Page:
- Neurosurgery Department, Memfys Hospital for Neurosurgery, Enugu, Nigeria
- Neurosurgery Department, University of Nigeria Teaching Hospital, Enugu, Nigeria
- Enugu State University Teaching Hospital, Enugu, Nigeria
Neurosurgery Department, Memfys Hospital for Neurosurgery, Enugu, Nigeria
DOI:10.4103/sni.sni_100_17Copyright: © 2017 Surgical Neurology International This is an open access article distributed under the terms of the Creative Commons Attribution-NonCommercial-ShareAlike 3.0 License, which allows others to remix, tweak, and build upon the work non-commercially, as long as the author is credited and the new creations are licensed under the identical terms.
How to cite this article: S. Ohaegbulam, O. Okwunodulu, C. Ndubuisi, W. Mezue, M. Chikani, S. Nkwerem, M. Ekuma. Vestibular schwannoma appears to be very rare in a region of Sub-Saharan Africa. 01-Aug-2017;8:171
How to cite this URL: S. Ohaegbulam, O. Okwunodulu, C. Ndubuisi, W. Mezue, M. Chikani, S. Nkwerem, M. Ekuma. Vestibular schwannoma appears to be very rare in a region of Sub-Saharan Africa. 01-Aug-2017;8:171. Available from: http://surgicalneurologyint.com/surgicalint-articles/vestibular-schwannoma-appears-to-be-very-rare-in-a-region-of-sub%e2%80%91saharan-africa/
Background:Vestibular schwannoma (VS) is a significant neurosurgical problem hence it enjoys a special attention at conferences and workshops. It accounts for about 8–10% of all intracranial tumors with an annual incidence of about 11–14 per million per year. Most VS are sporadic with 5–10% attributed to neurofibromatosis type 2 (NF2). However, VS is alleged to be rare in Africans and uncommon in African Americans, connoting a racial bias. To our knowledge, no study from sub-Saharan Africa has addressed this subject. The aim of this study is to determine the frequency of VS in a tertiary neurosurgical hospital in sub-Saharan Africa.
Methods:This is a retrospective study of all intracranial neoplasms and VS managed in a major tertiary hospital in sub-Saharan Africa from January 2003 to December 2015. Patients’ records and neuroimaging studies were reviewed retrospectively. Additionally, database of all cranial computed tomography (CT) and magnetic resonance imaging (MRI) done for various indications within the same period was searched retrospectively for “incidental” VS cases.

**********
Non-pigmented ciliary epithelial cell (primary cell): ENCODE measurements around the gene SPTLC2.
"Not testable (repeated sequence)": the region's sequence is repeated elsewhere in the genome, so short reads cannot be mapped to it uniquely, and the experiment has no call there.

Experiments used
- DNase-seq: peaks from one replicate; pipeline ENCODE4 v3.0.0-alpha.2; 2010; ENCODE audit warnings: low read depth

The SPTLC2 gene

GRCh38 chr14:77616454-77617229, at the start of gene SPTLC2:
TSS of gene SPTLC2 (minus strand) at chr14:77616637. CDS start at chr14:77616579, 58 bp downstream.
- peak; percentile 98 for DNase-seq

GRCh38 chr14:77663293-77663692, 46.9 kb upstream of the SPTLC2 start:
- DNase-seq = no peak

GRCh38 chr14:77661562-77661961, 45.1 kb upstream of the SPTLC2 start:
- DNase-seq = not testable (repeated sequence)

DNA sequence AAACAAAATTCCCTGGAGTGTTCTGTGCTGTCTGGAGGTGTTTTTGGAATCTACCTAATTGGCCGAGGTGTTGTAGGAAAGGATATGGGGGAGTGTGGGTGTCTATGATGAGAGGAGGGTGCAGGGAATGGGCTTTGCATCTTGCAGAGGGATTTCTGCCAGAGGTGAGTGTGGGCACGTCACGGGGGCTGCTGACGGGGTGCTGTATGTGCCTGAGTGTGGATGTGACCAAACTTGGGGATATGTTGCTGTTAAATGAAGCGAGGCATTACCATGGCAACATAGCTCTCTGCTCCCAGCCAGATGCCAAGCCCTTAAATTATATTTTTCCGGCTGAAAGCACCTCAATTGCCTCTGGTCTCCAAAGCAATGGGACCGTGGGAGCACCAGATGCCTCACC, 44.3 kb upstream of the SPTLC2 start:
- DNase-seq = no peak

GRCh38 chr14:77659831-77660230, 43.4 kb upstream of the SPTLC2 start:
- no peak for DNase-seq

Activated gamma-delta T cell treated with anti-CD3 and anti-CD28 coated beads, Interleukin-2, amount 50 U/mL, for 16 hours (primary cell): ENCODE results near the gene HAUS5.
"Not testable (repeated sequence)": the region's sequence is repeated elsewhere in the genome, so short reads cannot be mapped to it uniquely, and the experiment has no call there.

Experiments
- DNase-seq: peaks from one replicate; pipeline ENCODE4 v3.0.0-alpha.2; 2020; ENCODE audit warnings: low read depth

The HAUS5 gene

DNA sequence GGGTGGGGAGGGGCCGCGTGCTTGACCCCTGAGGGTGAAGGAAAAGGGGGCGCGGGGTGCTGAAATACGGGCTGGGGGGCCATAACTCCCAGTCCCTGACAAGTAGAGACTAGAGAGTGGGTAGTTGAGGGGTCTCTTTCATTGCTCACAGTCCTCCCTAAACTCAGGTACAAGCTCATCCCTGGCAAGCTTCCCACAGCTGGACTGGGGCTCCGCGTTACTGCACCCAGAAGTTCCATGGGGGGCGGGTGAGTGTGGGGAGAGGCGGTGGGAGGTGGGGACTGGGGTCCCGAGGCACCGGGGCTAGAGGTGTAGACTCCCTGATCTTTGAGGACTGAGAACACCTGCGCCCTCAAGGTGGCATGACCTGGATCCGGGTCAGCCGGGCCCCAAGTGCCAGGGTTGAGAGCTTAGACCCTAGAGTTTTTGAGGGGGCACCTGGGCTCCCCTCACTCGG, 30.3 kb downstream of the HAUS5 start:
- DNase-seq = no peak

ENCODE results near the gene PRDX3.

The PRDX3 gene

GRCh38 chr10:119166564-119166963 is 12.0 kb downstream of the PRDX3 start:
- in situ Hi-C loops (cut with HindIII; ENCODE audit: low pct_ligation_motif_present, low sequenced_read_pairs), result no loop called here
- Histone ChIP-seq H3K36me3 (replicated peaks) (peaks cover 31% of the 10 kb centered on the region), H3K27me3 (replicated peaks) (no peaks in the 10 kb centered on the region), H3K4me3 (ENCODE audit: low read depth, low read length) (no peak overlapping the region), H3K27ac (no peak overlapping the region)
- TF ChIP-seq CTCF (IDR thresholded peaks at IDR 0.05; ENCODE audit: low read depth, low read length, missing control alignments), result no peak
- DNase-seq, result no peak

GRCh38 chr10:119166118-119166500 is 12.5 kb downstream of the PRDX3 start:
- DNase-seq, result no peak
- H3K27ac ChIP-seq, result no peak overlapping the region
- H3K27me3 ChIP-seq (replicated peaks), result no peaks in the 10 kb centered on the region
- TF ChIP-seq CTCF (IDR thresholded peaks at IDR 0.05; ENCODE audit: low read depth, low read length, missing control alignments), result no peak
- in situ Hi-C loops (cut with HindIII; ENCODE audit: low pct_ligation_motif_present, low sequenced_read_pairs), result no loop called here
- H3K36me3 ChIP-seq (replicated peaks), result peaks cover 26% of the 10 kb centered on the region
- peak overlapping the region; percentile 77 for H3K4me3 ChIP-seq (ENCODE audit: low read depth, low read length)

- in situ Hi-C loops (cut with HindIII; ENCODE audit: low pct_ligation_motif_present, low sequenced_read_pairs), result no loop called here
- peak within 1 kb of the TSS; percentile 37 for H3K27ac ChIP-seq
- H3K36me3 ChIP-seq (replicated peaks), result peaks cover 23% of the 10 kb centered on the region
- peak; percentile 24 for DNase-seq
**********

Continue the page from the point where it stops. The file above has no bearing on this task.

Results:Over the study period of 13 years, out of 612 cases of intracranial neoplasms, only three (0.49%) were VSs (two sporadic, one bilateral VS in NF2). A search for “incidental” cases of VS from a pool of 7475 cranial scans (CT: 5290; MRI: 2185), yielded none.
Conclusions:The findings strongly suggest that VS is very rare in the study population. It is hoped that other centers in Africa and beyond would perform similar studies.
Keywords: Intracranial tumors, geographical neurosurgery, neurofibromatosis, vestibular schwannoma
Vestibular schwannoma (VS), commonly termed acoustic neuroma, arises on the eighth cranial nerve and accounts for about 8–10% of all intracranial tumors, with an annual incidence of about 11.8–14 per million per year.[
Hearing loss is the most common presenting symptom due to compression of adjacent cochlear nerve. Most VS are sporadic, but 5-13% are associated with NF2, which is an autosomal dominant disorder characterized by bilateral VS, other CNS tumors, and characteristic growth rate of VS.[
The incidence rates of VS vary worldwide from 1 to 20 cases per million inhabitants per year, and is reported to be on the increase globally.[
The aim of this study is to determine the frequency of VS in a major neurosurgical hospital in south east Nigeria.
This is a retrospective study of all cases of VS diagnosed at the study tertiary hospital over a 13-year period (1 January 2003 to 31 December 2015). The medical records, CT, MRI, and histopathology records were used. Additionally, database of all cranial CT and MRI done for various indications within the same period was searched for “incidental” cases of VS. The hospital is the main referral neurosurgical hospital serving the city (population 722,664) as well as all the neighboring cities and states with a catchment population of over 20 million. The hospital also offers CT, MRI, neurology, and neurosurgery services.